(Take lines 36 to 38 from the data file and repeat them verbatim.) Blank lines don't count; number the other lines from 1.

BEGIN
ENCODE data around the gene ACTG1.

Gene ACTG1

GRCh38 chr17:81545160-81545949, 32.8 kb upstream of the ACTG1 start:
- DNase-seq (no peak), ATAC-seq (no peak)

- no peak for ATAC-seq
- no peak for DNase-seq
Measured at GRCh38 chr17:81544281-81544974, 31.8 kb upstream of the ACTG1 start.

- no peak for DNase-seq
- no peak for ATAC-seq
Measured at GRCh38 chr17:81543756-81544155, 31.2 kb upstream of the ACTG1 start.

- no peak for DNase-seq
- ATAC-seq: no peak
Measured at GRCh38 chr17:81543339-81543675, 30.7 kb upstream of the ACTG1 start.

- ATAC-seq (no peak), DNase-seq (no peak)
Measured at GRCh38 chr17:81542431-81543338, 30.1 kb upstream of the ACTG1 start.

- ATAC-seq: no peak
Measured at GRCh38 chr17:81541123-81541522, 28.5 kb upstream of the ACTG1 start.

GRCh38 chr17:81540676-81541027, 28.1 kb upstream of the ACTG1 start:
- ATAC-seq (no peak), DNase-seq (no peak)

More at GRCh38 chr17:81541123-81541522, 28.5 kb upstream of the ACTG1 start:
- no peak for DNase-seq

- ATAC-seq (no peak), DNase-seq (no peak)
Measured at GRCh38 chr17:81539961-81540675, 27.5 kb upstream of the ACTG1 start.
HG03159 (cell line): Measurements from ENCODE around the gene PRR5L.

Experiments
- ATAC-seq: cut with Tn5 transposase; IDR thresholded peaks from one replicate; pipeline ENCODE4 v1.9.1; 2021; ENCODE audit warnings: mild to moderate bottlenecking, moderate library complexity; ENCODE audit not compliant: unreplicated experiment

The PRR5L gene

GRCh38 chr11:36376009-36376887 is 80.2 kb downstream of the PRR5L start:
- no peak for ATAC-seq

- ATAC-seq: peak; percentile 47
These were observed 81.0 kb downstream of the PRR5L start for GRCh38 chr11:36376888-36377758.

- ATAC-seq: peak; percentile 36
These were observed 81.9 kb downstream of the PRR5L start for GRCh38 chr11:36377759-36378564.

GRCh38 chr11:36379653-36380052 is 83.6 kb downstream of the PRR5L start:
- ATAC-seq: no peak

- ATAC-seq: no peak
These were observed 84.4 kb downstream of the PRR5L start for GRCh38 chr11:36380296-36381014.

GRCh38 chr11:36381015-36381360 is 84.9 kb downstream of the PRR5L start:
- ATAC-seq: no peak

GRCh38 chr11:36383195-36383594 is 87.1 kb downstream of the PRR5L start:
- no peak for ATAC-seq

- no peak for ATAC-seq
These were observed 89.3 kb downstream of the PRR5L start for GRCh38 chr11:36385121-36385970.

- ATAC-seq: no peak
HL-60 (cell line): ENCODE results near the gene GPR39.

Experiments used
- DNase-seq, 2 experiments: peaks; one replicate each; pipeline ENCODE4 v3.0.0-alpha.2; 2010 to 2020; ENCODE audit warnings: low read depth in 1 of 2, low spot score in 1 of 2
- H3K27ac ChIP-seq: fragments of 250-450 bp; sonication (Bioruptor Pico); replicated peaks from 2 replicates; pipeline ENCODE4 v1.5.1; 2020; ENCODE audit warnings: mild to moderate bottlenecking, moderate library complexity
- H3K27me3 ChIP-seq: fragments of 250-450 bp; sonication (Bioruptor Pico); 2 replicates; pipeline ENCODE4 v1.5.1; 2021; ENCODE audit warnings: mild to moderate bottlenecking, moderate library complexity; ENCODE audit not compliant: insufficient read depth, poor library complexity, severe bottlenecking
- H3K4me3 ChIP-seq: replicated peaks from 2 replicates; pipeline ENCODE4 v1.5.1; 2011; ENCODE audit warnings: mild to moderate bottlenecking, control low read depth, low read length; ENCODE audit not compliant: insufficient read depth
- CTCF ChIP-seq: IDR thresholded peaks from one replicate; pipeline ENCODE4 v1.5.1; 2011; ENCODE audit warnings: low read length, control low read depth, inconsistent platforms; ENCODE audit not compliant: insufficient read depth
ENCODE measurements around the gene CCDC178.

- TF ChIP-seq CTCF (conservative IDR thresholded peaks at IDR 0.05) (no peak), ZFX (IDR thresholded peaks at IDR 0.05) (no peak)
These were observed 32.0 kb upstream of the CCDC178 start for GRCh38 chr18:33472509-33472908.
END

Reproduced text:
- ATAC-seq: no peak
These were observed 84.4 kb downstream of the PRR5L start for GRCh38 chr11:36380296-36381014.

GRCh38 chr11:36381015-36381360 is 84.9 kb downstream of the PRR5L start: